Dinosaur bones are gems — no wonder a baby T-rex skeleton went for almost $3 million on eBay — but you can say that literally for prehistoric remains found in an Australian opal mine.
The opal-encrusted fossils had been glittering on display in the Australian Museum museum and then the Australian Opal Center since opal miner Bob Foster dug them up in his mining field near Lightning Ridge. He obviously had no idea that he’d found something much more valuable than a potential ring or necklace. Scientists have now reexamined the bones to find they belong to an entirely new species of dinosaur.
Never mind that a dinosaur that hadn’t even been known to exist before is rare enough. Finding one in Australia is even rarer, with only 10 new species discovered in the past hundred years.
“This is unheard of in Australia,” said paleontologist Phil Bell, also team lead for a study recently published in Journal of Vertebrate Paleontology. “There were around 60 odd bones in the entire collection, which is a remarkable number for an Australian dinosaur.”
Fostoria dhimbangunmal is the youngest known iguanadontian dinosaur, herbivores built like kangaroos with horse-shaped skulls. Iguanodon and Australia’s own Muttaburrasaurus are some of its closest relatives. The creature was named for Foster and the aboriginal Yuwaalaraay, Yuwaalayaay and Gamilaraa word for the site it had been buried in, otherwise known as the “sheepyard.” Preserved in opal a hundred million years, its bones look like something you’d expect to appear in a cosmic sci-fi movie, almost as if they fell from the stars.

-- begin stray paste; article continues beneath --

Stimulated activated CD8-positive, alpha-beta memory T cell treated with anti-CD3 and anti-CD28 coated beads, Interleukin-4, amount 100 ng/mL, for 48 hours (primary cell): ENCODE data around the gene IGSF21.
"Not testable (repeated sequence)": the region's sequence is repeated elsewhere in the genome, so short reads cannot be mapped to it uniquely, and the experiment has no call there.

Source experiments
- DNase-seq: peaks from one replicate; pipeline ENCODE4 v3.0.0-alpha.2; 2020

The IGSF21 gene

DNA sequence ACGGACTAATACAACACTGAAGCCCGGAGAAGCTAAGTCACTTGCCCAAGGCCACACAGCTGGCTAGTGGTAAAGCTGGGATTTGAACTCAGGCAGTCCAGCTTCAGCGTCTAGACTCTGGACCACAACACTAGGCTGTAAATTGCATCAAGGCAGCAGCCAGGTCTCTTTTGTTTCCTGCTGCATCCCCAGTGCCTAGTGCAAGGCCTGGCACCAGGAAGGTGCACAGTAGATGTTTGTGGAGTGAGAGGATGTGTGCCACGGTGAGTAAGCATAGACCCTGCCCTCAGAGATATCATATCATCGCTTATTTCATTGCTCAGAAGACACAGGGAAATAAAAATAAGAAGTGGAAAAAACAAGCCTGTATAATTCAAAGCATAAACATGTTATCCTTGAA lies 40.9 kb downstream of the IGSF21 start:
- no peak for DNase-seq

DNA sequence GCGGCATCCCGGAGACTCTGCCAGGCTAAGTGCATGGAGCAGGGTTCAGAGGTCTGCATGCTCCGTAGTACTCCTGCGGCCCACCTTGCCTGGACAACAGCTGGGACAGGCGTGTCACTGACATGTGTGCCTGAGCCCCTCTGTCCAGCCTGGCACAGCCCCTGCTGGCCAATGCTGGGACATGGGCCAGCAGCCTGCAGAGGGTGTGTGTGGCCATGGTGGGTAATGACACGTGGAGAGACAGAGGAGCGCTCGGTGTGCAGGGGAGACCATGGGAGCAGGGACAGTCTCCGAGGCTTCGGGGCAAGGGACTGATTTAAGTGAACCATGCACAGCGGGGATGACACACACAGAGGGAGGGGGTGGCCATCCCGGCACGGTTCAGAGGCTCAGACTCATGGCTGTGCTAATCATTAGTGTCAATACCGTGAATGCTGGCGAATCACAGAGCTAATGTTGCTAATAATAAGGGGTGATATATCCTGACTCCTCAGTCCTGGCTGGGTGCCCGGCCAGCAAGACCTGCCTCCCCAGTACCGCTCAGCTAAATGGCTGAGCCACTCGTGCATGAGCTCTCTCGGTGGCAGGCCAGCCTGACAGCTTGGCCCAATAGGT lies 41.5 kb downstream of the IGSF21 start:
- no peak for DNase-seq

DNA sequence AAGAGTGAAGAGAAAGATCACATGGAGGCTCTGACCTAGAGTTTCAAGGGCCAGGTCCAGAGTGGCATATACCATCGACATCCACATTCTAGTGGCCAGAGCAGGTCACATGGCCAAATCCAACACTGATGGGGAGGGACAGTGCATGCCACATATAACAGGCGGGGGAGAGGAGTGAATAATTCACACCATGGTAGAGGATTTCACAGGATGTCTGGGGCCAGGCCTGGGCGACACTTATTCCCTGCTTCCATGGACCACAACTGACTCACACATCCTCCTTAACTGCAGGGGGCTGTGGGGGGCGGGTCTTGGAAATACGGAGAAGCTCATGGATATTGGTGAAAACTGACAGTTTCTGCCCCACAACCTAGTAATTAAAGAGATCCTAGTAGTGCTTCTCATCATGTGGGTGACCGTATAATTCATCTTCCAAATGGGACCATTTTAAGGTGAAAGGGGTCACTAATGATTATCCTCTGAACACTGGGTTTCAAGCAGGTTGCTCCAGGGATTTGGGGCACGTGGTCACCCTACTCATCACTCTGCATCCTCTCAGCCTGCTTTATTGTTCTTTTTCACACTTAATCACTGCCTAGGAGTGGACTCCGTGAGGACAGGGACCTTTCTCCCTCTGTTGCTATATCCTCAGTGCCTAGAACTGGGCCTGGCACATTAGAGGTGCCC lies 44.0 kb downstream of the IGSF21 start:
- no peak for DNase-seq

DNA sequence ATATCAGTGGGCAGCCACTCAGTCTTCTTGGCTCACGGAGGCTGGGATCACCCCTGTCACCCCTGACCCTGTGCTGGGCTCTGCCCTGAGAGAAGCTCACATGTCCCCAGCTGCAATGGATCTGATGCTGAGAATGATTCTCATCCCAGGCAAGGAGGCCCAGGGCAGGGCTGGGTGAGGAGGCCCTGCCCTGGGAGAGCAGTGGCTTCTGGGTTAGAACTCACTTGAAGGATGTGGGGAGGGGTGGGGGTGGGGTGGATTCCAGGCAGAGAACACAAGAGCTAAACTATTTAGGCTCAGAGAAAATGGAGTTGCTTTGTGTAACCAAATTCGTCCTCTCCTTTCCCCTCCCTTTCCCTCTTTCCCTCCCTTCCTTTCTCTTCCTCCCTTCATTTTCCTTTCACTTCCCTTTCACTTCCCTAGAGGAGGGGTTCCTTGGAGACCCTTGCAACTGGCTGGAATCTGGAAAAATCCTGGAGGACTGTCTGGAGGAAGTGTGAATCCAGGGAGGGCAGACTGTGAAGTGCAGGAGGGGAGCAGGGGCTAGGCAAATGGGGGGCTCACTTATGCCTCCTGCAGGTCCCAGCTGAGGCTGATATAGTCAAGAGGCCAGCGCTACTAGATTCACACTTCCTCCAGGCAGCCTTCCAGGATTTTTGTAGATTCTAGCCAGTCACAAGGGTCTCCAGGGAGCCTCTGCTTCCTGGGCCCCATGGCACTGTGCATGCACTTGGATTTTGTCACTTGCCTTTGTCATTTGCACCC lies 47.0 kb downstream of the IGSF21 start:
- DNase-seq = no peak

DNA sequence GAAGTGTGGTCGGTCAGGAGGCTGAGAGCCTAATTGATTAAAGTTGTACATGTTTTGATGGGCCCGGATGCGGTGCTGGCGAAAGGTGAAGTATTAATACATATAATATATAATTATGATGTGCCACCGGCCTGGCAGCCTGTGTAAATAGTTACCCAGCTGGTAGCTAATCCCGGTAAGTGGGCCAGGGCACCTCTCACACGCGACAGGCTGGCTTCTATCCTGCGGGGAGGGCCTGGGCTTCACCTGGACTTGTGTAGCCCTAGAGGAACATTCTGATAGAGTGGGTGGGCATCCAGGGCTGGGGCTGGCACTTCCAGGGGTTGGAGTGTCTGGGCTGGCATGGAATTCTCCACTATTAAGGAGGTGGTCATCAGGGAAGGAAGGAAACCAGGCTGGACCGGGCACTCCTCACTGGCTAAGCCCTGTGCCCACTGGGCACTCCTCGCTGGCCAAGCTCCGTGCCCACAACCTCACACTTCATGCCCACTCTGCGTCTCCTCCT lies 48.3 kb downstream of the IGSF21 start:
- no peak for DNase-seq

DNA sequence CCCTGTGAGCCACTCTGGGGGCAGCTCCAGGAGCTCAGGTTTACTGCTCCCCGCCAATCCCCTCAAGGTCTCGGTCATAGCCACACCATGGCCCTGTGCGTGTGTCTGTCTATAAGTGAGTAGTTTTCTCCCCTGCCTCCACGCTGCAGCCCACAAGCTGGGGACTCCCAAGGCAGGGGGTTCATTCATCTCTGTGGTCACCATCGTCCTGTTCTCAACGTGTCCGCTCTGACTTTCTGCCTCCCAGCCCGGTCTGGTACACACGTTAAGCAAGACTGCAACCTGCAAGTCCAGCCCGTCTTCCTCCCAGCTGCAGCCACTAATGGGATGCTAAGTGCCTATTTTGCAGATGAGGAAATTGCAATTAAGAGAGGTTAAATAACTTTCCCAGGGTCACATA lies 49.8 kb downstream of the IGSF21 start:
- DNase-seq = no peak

What is even more breathtaking about these already unearthly fossils is that they were fragments of more than one skeleton. When Bell and his team realized there were too many duplicate bones to have come from just one Fostoria, further investigation proved they were actually looking at four of them. It made sense dinosaurs without any built-in weapons such as claws or horns or teeth would move in packs to stay out of the jaws of predators.
How did the bones get opalized, anyway? During the mid-Cretacious period, when these dinosaurs roamed the part of Gondwanaland (the supercontinent South America, Africa, Antarctica and India were also part of) would eventually be Australia, they inhabited a lush environment that would be unrecognizable when you look at the parched expanses it has turned into. Silica-rich from ancient lakes covered the bones, and that silica seeped into cracks and holes in the bones, eventually turning into opal.
Not bad for a dinosaur which that isn't believed to have caught anyone's eye when it was alive. At least it flashes fantastical greens and blues in death.
(via Smithsonian Magazine)